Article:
• I create and send over a Run of Show document for the school staff 
  • At each event we distribute three documents: an agenda detailing what’s happening when/where, an exit survey to capture feedback about the event, and a save the date to remind attendees about the next event. 
  • I work with our evaluation partner to revise some of our questions to get higher quality feedback and data.

(1 hour) In any work, communication is critical to avoiding hiccups. We strive to stay on top of communication with everyone involved with family night to keep things running smoothly. 

  • Email to SchermCo team that will be present at the event detailing the night’s events doling out roles and responsibilities.
  • Email to community partners informing them of logitical information (parking, timing, agenda, etc.).

(3 hours) We’re working to formally evaluate this initiative with evaluation partners. Over the last couple of weeks I’ve been spending about 25 hours finalizing data for the 18/19 initiative to handoff to our eval partner. This marks the final day of finalization! I coordinate with this partner a time to handoff the data, as it has to be done in person.

Wednesday

(1 hour) Reminder texts and emails are sent to each family that agreed to participate in the video interview. This prompts a family to inform me they’re no longer able to make it. I scramble to connect with additional families to participate in the project, as it’s imperative to the vision of the video to capture a diversity of voices from the school community. After several tries, a family is able to participate.

(45 minutes) Promising Pages is a great organization in Charlotte that collects donated books and distributes them to underserved populations. We’re lucky to work with them to provide free books for scholars and adults at each family event. We recently extended the book offering to adult options after receiving survey feedback that adults would use books as well. Promising Pages provides a total of 170 books, a combination of books they have pre-packed, and based on notes I included in my order submission, I am able to self-select additional books that match the event’s theme, Milestones in African-American History. We aim to provide about a book for every scholar at family empowerment events, and a selection for adults.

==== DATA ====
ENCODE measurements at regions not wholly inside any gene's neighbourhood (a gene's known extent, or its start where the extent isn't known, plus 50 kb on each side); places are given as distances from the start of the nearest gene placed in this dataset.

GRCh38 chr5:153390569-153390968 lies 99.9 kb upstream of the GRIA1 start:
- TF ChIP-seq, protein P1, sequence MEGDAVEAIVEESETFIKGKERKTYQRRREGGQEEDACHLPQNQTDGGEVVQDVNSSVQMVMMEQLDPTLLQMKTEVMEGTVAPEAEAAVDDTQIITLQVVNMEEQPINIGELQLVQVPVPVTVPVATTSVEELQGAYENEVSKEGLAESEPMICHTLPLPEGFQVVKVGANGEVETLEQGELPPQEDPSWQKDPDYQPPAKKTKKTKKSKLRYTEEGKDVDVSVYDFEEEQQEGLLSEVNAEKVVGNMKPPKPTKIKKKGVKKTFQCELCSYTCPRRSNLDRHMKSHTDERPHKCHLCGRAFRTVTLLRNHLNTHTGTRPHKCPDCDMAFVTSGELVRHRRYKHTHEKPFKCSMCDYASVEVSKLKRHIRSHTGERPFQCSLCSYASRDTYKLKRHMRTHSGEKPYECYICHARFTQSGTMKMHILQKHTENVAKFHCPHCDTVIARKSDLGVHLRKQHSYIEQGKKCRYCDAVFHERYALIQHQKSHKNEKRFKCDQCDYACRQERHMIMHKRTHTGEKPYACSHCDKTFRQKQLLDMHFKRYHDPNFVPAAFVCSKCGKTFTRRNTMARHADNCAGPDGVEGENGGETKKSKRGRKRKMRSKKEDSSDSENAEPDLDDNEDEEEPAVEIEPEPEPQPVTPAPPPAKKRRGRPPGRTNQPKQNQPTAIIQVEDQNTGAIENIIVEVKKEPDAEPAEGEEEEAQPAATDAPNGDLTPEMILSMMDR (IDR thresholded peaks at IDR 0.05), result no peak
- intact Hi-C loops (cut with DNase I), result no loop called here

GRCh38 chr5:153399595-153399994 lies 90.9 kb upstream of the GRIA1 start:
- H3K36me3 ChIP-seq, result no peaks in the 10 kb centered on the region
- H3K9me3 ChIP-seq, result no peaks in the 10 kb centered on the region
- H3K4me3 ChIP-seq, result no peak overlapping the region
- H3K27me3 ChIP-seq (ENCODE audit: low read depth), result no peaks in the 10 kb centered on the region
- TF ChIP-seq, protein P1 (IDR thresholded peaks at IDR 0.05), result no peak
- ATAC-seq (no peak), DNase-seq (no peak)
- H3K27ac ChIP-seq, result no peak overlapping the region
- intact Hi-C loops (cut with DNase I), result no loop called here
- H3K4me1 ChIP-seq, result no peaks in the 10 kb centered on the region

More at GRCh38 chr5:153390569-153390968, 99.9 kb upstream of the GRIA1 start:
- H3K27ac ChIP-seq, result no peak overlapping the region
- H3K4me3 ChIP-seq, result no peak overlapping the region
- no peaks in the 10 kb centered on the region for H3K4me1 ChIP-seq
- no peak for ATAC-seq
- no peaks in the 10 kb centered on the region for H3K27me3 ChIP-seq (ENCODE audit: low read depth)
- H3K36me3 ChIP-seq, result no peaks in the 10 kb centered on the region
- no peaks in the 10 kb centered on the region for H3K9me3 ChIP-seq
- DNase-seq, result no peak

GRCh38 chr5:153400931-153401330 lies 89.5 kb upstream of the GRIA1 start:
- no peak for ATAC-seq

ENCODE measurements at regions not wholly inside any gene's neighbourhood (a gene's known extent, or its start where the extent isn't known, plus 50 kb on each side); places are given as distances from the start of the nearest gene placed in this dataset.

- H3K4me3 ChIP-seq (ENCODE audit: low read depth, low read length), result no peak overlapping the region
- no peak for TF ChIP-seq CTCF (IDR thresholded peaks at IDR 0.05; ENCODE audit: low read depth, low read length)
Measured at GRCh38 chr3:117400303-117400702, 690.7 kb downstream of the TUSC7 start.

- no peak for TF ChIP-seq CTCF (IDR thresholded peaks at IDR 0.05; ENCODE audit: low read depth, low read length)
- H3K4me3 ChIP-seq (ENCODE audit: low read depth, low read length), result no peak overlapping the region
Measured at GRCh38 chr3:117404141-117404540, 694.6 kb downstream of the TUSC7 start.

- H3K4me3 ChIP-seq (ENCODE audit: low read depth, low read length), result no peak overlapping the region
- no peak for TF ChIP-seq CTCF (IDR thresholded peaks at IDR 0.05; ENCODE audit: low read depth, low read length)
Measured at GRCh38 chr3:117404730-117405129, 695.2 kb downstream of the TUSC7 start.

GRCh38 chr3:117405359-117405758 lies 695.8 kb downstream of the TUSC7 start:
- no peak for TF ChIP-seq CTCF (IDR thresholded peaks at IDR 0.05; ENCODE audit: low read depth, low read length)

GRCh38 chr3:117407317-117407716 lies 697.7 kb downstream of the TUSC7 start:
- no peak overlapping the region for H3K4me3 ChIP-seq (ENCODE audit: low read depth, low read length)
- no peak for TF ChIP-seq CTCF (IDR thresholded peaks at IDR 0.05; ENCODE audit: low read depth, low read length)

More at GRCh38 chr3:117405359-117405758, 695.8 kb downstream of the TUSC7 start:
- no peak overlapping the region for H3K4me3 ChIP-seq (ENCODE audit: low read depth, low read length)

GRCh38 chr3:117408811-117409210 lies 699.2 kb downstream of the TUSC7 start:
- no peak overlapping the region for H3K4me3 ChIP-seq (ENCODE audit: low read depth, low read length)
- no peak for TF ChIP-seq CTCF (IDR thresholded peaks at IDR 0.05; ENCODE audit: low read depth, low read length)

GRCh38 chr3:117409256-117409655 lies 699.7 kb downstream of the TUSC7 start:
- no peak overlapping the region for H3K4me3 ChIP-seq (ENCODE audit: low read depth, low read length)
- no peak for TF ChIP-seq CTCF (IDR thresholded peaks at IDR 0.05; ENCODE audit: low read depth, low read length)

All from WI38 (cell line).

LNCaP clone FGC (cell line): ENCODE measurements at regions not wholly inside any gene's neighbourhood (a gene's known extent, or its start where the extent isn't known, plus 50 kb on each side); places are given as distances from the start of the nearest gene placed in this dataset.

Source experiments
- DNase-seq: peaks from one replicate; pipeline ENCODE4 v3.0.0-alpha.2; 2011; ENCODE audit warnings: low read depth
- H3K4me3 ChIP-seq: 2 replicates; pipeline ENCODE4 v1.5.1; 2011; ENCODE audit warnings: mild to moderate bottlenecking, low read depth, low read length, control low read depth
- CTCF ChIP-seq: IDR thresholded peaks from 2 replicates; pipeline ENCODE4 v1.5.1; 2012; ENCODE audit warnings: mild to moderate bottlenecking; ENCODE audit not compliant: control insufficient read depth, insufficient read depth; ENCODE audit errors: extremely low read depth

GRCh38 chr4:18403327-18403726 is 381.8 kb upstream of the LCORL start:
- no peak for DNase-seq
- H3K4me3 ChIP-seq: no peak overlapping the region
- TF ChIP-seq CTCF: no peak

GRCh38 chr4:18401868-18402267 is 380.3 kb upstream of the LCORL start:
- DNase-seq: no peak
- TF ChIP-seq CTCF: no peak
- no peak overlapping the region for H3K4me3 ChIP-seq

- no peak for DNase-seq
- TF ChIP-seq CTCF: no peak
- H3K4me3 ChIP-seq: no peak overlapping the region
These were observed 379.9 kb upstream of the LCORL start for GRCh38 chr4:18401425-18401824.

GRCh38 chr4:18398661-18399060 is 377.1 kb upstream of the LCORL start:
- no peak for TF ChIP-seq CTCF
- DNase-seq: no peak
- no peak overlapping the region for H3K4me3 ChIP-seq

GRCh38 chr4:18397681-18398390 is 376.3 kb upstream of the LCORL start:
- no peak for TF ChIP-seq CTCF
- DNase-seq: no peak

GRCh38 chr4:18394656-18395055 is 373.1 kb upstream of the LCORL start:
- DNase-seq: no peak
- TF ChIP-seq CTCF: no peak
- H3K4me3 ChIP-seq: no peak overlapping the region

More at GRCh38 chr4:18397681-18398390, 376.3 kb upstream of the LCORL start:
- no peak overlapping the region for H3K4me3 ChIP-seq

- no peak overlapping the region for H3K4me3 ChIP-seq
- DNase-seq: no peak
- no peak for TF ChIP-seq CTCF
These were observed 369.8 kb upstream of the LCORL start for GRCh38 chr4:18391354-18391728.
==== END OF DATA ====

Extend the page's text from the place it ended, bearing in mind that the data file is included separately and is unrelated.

(45 minutes) All printed materials (agenda, exit surveys, etc.) must be picked up from FedEx.

(30 minutes) I meet with the evaluation partner to handoff 18/19 data.

(1.5 hours) Family Night, almost! I arrive to the school two hours prior to the event to begin preparation. Based on FEC (Family Empowerment Committee) feedback we’re testing two initiatives to increase staff energy leading up to the event and show appreciation for extra time and energy put forth:

  • Food, as often teachers and staff don’t get the time to eat from lunch until after the event
  • 15-minute chair massages the day after the event, as staff are pouring all their energy into the event

Set-up includes:

  • Teacher “pump-up” room with food and snacks
  • Community partner tables and chairs
  • Books from Promising Pages
  • Tables for Dinner
  • Ensuring staff has everything they need for a successful night 

(1.5 hours) I conduct the interviews with families, and the video team captures amazing content and stories (in my unbiased opinion).

(2 hours) Family Night runs from 5:30-7pm. Each event has a unique theme that is decided on by FEC members and informed by feedback from families. This event is celebrating African-American History Month with student created museum hallways honoring four distinct historical eras. Students have created work, including art work, performances, and reports to represent inspiring figures and ideas from each eras.

Agenda for the event:

  • 5:20-5:40 Sign-in